“It’s one of the awful laws of cartography that anything you want to find will be at the corner of four different maps,” Marcus said with a laugh. “So we wanted to do something for the whole park.”

Eventually, the editors decided they would have to survey the greater regional area, including Grand Teton National Park and surrounding communities, Marcus said.

Some maps in The Atlas of Yellowstone follow ecosystem boundaries, others look at the tri-state area of Idaho, Montana and Wyoming while still others include the entire Western United States. Illustrations tell the broad story of wolf migration across the wider region, for instance, as well as the microscopic scale of bacterial life in Yellowstone’s thermal features.

At the heart of the book are 84 “page pairs” — sets of facing pages that tell a compelling story about a single topic. Richly illustrated with detailed images and carefully interpreted data, the page pairs cover subjects like grizzly bears, the 1988 fires, early explorations or Yellowstone’s role as the wold’s first national park.

Other page pairs look at labor and employment, park visitation, art, early science history, glaciers, geysers, dinosaurs, bison, fish and the Yellowstone volcano, to list just a few subjects.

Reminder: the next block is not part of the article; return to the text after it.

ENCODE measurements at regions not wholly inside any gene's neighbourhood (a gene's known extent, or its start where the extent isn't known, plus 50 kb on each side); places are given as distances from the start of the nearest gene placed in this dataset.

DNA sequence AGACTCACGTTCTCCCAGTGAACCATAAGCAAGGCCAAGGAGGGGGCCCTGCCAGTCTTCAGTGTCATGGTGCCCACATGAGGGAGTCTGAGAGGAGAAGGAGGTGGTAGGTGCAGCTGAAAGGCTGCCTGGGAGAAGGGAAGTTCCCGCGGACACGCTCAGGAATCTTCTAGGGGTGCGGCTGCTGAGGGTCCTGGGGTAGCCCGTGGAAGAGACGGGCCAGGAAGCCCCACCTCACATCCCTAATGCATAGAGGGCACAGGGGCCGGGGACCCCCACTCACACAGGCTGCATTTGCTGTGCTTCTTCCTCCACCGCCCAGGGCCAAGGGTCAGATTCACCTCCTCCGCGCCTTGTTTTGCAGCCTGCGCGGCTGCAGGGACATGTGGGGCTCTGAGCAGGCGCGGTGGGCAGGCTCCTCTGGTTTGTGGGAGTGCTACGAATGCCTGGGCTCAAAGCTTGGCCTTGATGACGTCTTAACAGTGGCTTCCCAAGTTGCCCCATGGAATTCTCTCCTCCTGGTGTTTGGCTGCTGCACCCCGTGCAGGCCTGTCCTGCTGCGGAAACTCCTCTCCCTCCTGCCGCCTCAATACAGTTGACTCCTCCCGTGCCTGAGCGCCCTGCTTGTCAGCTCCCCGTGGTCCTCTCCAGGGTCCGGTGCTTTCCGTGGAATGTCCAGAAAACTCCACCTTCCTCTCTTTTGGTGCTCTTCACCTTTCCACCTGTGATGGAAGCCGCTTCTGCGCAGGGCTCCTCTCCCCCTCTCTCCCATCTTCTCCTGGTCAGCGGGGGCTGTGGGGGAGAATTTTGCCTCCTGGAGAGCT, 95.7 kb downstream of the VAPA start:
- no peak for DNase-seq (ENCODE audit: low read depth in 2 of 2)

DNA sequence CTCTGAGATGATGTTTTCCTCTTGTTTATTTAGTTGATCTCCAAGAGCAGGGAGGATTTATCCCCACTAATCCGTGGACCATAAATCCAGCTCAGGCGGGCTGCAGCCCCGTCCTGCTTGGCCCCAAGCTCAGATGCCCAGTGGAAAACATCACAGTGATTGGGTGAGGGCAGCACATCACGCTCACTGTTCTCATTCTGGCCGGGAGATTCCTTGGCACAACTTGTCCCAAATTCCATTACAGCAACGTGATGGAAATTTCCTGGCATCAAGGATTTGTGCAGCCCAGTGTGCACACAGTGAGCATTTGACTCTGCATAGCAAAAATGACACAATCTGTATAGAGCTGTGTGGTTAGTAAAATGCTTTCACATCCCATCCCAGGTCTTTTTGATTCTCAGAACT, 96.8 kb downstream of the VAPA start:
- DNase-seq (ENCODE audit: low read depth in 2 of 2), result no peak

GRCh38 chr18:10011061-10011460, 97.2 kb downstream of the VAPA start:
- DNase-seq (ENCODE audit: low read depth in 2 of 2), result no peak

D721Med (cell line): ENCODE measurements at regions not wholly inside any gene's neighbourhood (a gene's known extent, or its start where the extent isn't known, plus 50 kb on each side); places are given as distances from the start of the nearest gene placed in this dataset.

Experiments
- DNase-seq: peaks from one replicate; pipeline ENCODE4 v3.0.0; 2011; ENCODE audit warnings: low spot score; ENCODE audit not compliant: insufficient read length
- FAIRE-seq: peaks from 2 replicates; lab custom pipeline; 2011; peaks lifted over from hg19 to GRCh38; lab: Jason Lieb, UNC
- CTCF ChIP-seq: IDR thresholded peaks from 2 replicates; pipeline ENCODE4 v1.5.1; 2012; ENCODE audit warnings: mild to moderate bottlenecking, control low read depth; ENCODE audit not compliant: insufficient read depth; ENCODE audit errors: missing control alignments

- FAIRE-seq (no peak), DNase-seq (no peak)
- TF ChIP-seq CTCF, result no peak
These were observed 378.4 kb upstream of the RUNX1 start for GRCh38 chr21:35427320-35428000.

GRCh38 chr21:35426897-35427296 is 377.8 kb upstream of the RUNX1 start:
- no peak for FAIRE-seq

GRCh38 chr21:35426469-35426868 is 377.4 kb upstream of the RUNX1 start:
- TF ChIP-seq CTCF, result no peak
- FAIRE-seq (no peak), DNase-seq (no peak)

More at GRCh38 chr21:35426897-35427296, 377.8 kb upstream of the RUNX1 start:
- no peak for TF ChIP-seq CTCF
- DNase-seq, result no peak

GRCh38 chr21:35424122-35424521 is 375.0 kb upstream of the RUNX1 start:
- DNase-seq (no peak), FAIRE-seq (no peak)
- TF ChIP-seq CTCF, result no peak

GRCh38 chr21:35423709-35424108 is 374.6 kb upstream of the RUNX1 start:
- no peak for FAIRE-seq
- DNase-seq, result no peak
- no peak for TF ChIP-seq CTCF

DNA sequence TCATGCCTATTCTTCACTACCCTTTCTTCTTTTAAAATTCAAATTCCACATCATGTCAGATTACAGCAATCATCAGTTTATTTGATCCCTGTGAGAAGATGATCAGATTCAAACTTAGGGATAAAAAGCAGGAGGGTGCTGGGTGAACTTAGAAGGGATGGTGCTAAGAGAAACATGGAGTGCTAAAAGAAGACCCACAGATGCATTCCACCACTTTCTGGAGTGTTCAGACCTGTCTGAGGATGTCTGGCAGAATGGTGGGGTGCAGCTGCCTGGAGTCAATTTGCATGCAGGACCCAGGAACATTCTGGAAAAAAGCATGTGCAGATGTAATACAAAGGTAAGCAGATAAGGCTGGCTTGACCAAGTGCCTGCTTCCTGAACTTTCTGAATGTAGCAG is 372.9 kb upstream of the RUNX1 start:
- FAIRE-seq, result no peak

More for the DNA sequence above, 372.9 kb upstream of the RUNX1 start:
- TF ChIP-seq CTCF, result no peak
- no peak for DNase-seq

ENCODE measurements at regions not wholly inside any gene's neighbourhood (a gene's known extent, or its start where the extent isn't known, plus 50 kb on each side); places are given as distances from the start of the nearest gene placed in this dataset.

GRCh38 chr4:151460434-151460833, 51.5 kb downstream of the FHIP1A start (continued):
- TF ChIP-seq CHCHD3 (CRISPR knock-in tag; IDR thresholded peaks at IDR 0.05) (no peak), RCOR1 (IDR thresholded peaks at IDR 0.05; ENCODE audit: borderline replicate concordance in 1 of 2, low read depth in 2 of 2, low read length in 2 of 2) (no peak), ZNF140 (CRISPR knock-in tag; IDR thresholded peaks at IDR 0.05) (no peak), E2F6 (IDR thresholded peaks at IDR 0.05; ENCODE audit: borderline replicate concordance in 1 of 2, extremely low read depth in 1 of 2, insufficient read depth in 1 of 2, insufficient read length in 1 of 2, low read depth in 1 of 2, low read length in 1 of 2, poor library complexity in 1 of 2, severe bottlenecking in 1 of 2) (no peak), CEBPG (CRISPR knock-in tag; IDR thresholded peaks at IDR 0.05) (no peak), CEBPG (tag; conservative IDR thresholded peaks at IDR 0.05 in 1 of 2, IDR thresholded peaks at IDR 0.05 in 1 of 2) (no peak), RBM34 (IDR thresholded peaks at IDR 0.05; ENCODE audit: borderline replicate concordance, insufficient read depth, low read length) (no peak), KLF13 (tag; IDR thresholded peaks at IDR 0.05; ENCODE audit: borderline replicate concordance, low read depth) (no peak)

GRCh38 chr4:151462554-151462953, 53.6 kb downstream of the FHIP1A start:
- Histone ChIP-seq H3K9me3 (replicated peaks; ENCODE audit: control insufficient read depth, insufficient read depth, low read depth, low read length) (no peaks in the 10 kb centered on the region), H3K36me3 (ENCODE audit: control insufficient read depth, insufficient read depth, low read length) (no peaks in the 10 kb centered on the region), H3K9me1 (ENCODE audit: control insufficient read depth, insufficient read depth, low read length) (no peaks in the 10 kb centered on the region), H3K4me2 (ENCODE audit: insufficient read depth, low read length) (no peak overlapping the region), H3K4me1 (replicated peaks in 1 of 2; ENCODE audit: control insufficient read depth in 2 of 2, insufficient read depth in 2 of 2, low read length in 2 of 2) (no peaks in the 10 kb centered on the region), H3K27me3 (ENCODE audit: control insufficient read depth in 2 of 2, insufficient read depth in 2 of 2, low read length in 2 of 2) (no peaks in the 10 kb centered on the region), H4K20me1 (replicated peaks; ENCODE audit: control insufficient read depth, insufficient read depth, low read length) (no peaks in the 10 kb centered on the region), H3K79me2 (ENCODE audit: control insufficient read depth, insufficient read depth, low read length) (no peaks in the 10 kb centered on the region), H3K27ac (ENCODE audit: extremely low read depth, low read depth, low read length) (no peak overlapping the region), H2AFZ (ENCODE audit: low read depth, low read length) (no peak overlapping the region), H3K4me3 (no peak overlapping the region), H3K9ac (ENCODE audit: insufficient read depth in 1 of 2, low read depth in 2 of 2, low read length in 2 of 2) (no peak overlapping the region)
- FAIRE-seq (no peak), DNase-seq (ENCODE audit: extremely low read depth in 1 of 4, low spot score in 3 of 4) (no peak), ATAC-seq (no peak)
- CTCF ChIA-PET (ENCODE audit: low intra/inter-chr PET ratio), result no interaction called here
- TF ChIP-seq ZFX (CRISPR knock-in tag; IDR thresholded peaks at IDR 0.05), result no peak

“They tell many different stories, and they’re designed to be beautiful as well as useful,” Marcus said.

Additional sections include a gazetteer — a geographical index helping readers find specific places or features — and a chapter on the origins of place names around Yellowstone.

Though students, professionals and specialists working on the project came from diverse disciplines like cartography, illustration, biology and statistics, “we ended up as true geographers,” Marcus said.

Among the partners contributing time and expertise to the project were: Montana State University, Big Sky Institute, Museum of the Rockies, University of Wyoming and Buffalo Bill Historical Center.

The National Park Service and the Greater Yellowstone Science Learning Center also offered invaluable assistance, he said.

“The Park Service was incredibly generous in their willingness to provide data,” Marcus said, as well as in proofreading pages and helping to ensure the accuracy of The Atlas of Yellowstone.